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Identifier

jc18840224

Publication Date

2-24-1884

Description

Will writes to Fannie about his life in Franklin. He tells her about storms, parties, and farm life.

Physical Description

Two pieces of unlined paper measuring 9.9" x 8" and one envelope measuring 5.4" x 3.1"

Language

eng

Publisher

Digitized by Forsyth Digital Collections.

Repository

Forsyth Library Special Collections, https://fhsu.edu/library/specialcollections/index

Rights

This material is in the public domain.

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Transcription

Princeton Ks - 2 / 24/ 84 My dear Fannie - This is a lovely day reminding one very much of spring & its rush of work - we enjoyed the ride home from church in places the roads are quite dusty. A day or two of such drying weather & we can start the plough. I bought a grey horse last week to work with Dolly & [illegible] on the breakes. We have not named him yet but think of calling him Baalbeck as Mark Twain did his because he was such a magnificent ruin Page 1 - top of paper at an 90 degree angle Please excuse my many mistakes. I find there several or more. Aunt Laura is gaining and hopes soon to be able to attend church. She sent love to Aunt Alice & family. [Left side of paper] The past two weeks have been alive with surprise parties. I only attended one. The girls went to three. One was a leap year party. The fair ones were splendid escorts & took the gentlemen out in style. Wednesday eve Prof Ford a fine Elocutionist from Bloomington Ill. Gives an entertainment in Princeton. We think of listening to him Tuesday eve our singing school commences. We have seven more lessons and will close with a grand concert. Can I have the pleasure of your company on that evening. Yours commenced Feb 15h & mailed the 16th came in [Right side of paper] due time & was read with pleasure. You are correct - if one fair damsel had asked me to take a sleigh ride, I should have said yes as quickly as the rules of etiquette would alow. We had the same weeks of ice that you did I guess every thing was lovely. The sleighing was good during the time. I went to town once in the sleigh & one evening five couples of us had an enjoyable ride. I recd the paper you sent - with Susies Duffey marriage - and thought I acknowledged it. We enjoy our new home very much. It is warm & comfortable. I did So much of the work myself that it seems more a part of me than I thought possible. I take so much pleasure in fixin up now that it is for myself. That I did not have where renting. Arthur has not recovered - he is better for a few days then is down for a day or two. He is talking medicine now that seems to be helping him & I hope will entirely cure him. When in Ill he did not feel like visiting anywhere. It required considerable coaxing to have him go to Chicago. What terrible floods they are having in Ohio & Ill. We can hardly realize [continued on page 4] the amount of suffering & destitution - as we could were we similarly situated - still we know it is bad enough and can sympathize clear down into our pockets. What terrible disasters we read of - of all kinds - what devastation followed in the wake of that cyclone in Georgia recently. The conviction is forced upon one that they are nowhere safe - I knew you would understand my feeling in regard to my health. I am not one bit afraid to write you. I have perfect confidence I wish you would tell me of yourself. What you are doing how you are etc. I'll not read it to the others. [Left side of paper] I suppose I ought not to work as hard as I do at times “ I can't help it though. I finished husking Friday “ I hope I shall not be as late again. There will be no rest before spring's work. I have three hundred bushels corn to haul to town eight or two loads of wood to cut & haul from here etc. I'll rest another minutes to make up. I am reading Nature's Serial Story by E. P. Rae in Harpers Monthly. According to that “ chicken hawks are a blessing rather than an injury to farmers. I suppose every thing was made for some grand purpose though it is hard to see it at times. [Right side of paper] I read of a man that would not have a snake killed upon his farm for they ate so many worms and insects that were injurious to crops. Mother says tell them we enjoy our new home very much & wishes you all could visit us here. A wish I heartily endorse. Affectionately yours Will P. S. If Dudley has any early new potatoes “ similar to those I got of him the last year I was on the Dodge place I wish he would send me a peck by express stating price & I will remit. I can't get any as good here and oblige William Mr. Leslie Watson Sycamore Miss F. C. Flinn De Kalb Ill. Cancellation stamp has Princeton Kans Feb 26 1884 Mr. Watson My brother Dudley wishes one to ask if you will please excuse his lesson this week as some interruptions and extra work make it impossible for him to learn it. Hopes to be prepared next week. Respectfully Fanny C. Flinn Part of a cancellation stamp can be seen - Feb 28 1884 Illinois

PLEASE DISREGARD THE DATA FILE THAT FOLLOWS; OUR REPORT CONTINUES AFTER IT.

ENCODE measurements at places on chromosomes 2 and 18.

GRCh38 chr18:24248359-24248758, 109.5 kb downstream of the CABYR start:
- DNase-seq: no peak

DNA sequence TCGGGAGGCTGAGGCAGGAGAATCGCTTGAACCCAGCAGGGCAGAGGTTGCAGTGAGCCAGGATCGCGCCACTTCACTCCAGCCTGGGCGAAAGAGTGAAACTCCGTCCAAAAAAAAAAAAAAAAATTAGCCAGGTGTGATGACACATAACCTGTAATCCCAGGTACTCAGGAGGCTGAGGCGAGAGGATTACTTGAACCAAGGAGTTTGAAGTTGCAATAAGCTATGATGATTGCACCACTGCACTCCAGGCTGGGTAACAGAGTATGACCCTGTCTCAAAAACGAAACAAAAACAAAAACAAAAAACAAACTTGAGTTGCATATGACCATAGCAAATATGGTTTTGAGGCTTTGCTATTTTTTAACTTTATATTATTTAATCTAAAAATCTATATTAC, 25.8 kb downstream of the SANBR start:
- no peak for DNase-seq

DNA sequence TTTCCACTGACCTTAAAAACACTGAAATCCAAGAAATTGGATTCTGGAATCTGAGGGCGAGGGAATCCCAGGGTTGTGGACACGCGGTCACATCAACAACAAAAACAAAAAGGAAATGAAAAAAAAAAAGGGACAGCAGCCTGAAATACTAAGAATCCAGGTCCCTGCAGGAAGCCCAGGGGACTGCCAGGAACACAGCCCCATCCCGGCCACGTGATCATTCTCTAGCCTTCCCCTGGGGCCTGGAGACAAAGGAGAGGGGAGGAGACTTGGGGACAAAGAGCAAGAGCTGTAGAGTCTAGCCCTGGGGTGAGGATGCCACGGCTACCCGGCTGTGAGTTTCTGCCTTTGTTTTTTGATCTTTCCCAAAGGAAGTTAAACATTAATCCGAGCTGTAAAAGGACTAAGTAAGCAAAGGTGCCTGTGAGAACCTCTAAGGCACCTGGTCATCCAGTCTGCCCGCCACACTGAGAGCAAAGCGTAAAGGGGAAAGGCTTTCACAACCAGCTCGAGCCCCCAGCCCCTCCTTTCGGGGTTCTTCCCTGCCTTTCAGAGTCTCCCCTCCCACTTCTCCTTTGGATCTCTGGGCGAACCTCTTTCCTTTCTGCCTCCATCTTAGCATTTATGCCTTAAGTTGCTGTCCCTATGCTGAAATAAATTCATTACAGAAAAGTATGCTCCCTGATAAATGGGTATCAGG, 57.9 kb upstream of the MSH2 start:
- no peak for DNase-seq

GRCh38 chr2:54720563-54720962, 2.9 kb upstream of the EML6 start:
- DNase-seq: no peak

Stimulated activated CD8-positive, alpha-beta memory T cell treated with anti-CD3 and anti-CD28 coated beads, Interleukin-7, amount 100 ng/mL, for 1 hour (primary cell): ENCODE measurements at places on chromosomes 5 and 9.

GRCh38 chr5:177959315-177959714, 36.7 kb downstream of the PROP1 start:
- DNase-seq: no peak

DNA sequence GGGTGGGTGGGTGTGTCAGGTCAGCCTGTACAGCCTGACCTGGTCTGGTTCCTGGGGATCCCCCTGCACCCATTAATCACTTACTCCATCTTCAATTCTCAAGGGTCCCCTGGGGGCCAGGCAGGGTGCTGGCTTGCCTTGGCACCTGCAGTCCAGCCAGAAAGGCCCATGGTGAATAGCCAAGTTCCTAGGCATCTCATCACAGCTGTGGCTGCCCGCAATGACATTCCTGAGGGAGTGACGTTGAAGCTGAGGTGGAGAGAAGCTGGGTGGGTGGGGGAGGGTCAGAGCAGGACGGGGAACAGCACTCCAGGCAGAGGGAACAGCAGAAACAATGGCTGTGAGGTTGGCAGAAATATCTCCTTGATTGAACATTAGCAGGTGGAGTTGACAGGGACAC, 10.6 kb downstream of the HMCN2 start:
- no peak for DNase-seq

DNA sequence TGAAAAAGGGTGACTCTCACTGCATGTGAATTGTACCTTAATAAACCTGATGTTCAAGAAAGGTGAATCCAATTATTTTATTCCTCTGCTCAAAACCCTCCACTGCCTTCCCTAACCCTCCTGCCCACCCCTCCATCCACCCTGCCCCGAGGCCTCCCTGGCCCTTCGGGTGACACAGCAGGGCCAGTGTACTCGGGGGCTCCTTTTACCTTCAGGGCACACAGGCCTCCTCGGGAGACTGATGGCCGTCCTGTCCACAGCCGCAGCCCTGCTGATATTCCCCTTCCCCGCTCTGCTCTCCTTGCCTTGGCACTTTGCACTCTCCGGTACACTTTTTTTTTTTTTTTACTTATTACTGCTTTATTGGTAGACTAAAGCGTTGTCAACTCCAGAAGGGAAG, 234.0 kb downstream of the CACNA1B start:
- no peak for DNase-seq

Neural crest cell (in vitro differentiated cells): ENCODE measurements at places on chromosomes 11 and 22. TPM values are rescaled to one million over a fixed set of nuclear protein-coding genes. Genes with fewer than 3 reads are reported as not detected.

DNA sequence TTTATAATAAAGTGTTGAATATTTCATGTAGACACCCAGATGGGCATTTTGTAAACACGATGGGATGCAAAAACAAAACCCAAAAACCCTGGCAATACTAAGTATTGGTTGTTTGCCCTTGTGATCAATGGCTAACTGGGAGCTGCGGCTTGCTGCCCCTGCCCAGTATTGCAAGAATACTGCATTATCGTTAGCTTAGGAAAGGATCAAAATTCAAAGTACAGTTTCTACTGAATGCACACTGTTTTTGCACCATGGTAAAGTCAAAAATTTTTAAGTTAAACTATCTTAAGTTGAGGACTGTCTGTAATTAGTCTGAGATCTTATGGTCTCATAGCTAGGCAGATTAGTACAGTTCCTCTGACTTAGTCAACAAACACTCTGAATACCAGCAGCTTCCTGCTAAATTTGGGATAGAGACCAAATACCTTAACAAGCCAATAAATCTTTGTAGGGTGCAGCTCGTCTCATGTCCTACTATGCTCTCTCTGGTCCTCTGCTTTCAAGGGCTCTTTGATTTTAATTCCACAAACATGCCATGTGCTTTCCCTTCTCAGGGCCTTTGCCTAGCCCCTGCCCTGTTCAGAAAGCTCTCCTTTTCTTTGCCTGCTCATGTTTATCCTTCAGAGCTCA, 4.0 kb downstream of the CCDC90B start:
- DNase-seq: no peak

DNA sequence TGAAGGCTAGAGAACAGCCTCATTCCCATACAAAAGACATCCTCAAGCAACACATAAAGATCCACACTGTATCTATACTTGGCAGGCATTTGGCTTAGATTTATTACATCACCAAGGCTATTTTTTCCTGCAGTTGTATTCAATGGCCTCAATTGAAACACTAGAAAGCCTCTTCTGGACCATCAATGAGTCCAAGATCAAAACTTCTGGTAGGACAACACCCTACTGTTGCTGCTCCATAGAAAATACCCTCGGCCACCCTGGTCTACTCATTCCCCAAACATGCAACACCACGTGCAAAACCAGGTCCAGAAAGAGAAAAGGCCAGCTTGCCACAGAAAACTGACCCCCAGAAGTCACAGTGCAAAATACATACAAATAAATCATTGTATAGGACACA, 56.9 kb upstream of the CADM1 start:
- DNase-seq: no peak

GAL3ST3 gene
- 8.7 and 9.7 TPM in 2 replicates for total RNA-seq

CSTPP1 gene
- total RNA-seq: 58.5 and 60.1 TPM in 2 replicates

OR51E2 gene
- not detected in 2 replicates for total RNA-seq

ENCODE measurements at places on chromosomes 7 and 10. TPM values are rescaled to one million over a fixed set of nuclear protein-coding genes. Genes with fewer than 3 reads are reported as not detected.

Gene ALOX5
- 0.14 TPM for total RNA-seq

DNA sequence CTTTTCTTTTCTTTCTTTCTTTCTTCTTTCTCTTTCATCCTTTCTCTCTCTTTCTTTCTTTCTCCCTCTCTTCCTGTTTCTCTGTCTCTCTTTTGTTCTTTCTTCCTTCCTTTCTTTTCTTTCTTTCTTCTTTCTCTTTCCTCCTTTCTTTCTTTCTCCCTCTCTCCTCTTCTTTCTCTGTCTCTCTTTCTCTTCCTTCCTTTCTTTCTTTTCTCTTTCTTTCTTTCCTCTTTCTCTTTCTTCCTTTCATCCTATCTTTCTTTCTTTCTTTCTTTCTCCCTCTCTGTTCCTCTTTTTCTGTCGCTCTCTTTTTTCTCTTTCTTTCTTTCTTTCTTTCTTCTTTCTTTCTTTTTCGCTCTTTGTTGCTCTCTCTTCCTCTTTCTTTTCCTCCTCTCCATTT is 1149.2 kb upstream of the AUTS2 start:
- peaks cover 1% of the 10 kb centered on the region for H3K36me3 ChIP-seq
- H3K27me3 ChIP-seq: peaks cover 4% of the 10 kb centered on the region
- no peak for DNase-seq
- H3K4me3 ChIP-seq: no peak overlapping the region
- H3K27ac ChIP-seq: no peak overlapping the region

Letter written by William to Fannie Flinn

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